On a total basis, sales rose 2.4% in August, against a decline of 0.3% in August 2016, which had been the poorest performance of the year. This is the strongest growth since Easter, above the 3-month and 12-month averages of 1.9% and 1.6% respectively.
Over the three-months to August, Non-Food retail sales in the UK increased 0.6% on a like-for-like basis and 0.9% on a total basis, above the 12-month Total average growth of 0.6%.
Buckingham Garden Centre's Chris Day said: "We've put a little bit back on from the atrocious weather at the beginning of the month." He said plants were slightly up, as was catering but everything else was "flat". Roses kept their momentum, as did veg plants and bedding.
Longacres' Mike Ainley said sales were 40% up on last August's bank holiday thanks to a heatwave, which meant that the summer finished on a high for Britain's biggest garden centre.
JTF senior buyer Gez Smith said: "Bank holiday week was good for sales; with the Friday to Bank Holiday Monday being particularly strong versus the previous year."
John Lewis saw Outdoor Living up 8.5% in the week to September 2.
BRC chief executive Helen Dickinson said: "August provided a welcome pick-up in retail sales across channels, with non-food returning to growth as shoppers’ attentions turned to homewares, autumn clothing ranges and the new school term.
"However, these figures tell a less positive story about the health of consumer spending than it might seem at first glance. Non-food sales have only just recovered to levels seen two years ago, after a dismal August in 2016; while strong figures for food are largely the result of rising prices, leaving growth in volume terms weaker than last year.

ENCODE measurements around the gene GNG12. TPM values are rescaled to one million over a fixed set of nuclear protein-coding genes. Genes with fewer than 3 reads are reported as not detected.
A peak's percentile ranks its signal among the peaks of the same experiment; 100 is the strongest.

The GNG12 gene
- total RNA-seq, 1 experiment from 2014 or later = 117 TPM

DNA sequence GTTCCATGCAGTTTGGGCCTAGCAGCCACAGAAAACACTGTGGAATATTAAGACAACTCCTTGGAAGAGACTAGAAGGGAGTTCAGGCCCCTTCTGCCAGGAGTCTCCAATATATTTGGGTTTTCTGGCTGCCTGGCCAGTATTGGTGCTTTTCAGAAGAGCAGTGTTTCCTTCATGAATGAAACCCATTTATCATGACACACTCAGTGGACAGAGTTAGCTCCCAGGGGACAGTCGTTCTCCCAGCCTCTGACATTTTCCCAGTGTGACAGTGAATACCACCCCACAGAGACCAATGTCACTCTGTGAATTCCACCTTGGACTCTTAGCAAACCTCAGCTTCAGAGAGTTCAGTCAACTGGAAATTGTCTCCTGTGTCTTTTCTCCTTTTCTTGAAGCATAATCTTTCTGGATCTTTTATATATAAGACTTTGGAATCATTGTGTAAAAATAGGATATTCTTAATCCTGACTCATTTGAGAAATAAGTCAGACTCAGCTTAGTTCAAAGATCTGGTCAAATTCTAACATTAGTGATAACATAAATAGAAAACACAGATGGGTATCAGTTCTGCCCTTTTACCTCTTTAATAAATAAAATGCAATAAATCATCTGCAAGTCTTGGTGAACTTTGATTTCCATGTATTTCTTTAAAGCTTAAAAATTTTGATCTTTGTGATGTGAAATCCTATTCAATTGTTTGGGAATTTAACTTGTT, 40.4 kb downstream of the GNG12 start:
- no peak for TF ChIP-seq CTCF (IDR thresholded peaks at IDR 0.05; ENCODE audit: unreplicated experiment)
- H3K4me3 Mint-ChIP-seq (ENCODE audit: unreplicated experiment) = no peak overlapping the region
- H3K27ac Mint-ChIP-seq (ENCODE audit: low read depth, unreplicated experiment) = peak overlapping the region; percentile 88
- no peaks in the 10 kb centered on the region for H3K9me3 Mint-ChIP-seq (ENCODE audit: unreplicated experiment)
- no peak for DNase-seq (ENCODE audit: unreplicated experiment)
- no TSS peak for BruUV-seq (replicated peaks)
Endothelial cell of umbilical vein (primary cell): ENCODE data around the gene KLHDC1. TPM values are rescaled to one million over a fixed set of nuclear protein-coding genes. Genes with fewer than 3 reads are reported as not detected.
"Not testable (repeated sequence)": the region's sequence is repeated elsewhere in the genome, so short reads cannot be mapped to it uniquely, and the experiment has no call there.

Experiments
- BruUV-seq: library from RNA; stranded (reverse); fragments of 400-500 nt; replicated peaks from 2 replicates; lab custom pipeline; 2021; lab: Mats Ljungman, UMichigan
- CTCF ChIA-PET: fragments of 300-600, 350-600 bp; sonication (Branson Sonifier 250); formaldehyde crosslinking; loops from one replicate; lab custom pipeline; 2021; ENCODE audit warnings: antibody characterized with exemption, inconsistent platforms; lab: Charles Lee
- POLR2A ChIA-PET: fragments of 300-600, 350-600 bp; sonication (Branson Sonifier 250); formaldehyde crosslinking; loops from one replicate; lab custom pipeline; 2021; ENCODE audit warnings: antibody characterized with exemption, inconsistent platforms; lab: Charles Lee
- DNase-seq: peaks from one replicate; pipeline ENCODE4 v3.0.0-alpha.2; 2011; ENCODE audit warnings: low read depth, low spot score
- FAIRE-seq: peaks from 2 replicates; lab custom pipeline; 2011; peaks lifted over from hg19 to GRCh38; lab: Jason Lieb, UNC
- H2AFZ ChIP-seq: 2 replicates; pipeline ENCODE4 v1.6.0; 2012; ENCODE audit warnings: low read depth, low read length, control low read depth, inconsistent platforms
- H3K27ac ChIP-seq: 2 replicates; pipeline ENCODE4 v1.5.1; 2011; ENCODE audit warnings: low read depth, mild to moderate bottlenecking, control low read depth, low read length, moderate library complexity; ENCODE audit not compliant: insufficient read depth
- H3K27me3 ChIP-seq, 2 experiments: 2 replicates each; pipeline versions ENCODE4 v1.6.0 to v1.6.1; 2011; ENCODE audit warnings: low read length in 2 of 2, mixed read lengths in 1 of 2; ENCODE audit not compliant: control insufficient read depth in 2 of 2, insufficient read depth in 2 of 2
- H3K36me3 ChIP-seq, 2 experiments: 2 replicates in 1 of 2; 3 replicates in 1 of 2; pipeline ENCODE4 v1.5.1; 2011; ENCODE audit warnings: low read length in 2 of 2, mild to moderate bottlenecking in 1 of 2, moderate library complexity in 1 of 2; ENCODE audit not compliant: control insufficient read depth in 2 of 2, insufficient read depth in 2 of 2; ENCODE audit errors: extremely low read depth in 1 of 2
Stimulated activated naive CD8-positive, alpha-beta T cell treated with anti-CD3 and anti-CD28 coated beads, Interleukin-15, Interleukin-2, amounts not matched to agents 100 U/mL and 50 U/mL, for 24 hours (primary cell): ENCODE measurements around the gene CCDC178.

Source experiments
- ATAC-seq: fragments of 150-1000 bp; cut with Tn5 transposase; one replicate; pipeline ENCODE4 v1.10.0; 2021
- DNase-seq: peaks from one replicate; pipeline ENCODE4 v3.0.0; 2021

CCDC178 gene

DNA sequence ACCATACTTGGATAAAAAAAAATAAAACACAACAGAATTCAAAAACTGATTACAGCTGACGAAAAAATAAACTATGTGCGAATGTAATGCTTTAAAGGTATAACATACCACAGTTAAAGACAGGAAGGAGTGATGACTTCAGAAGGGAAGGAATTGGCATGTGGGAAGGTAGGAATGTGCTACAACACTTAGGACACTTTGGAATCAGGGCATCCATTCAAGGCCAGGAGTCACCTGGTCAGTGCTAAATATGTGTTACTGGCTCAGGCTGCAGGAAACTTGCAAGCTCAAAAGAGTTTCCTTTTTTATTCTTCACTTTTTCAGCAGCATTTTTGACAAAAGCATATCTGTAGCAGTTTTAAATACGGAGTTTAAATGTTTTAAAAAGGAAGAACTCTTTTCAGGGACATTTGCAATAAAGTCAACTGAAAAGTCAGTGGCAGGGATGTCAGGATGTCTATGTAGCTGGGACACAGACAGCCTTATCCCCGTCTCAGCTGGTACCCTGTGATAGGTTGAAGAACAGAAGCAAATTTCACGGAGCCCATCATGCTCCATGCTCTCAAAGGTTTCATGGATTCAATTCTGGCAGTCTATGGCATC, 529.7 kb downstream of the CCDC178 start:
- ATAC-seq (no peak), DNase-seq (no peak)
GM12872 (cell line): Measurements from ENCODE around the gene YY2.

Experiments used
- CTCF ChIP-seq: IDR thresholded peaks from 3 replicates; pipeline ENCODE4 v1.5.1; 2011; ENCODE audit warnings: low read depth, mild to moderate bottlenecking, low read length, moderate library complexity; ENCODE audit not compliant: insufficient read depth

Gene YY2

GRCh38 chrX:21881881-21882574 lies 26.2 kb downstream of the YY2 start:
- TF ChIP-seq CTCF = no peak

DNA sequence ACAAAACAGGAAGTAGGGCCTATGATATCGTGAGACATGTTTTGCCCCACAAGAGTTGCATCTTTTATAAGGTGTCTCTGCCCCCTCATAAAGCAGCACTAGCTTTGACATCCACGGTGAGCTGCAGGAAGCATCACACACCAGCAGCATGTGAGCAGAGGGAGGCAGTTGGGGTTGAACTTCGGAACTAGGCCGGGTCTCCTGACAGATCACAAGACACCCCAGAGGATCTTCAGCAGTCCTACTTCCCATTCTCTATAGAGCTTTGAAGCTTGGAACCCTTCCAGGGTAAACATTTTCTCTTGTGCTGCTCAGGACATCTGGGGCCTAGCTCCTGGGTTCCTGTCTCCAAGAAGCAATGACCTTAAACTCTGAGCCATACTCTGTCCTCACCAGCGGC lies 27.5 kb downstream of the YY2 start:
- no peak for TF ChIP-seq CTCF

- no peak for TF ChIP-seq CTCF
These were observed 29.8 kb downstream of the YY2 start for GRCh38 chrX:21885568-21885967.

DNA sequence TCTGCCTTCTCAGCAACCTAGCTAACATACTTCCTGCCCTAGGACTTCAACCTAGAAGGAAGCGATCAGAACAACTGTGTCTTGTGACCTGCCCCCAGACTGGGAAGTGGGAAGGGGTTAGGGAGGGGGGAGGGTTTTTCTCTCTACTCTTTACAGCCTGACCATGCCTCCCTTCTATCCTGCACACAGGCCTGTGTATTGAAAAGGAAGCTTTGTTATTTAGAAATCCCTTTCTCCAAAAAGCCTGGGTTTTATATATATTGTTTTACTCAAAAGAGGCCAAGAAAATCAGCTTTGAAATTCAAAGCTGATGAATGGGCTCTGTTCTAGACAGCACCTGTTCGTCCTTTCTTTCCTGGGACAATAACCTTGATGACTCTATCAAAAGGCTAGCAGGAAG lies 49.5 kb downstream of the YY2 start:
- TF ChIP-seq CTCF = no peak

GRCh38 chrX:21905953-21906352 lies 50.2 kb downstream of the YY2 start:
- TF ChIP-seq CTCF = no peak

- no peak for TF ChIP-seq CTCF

"Stark challenges lurk around the corner for the retail industry. Purchasing decisions are very much dictated by a shrinking pool of discretionary consumer spend, with the amount of money in people’s pockets set to be dented by inflation and statutory rises in employee pension contributions in a few months’ time. It’s therefore crucial to protect consumers wherever possible from further cost pressures. For Government, this includes ensuring continued choice and availability of affordable, quality products for shoppers post-Brexit, by securing a strong deal on customs and tariff-free trade with the EU."
KPMG retail partner Don Williams, Retail Partner said: "Growth in home improvement sales – including furniture – point to the influence of staycations, although it could also be that home furnishing retailers are not having to compete with the likes of the Olympics for attention this year.
"Retailers have managed to achieve stronger than expected growth, however adding to this could be the fact that consumers appear to be turning a blind eye to the potential crush on spending power to come. The industry now needs to overcome further devaluation of the pound and the increased costs therein."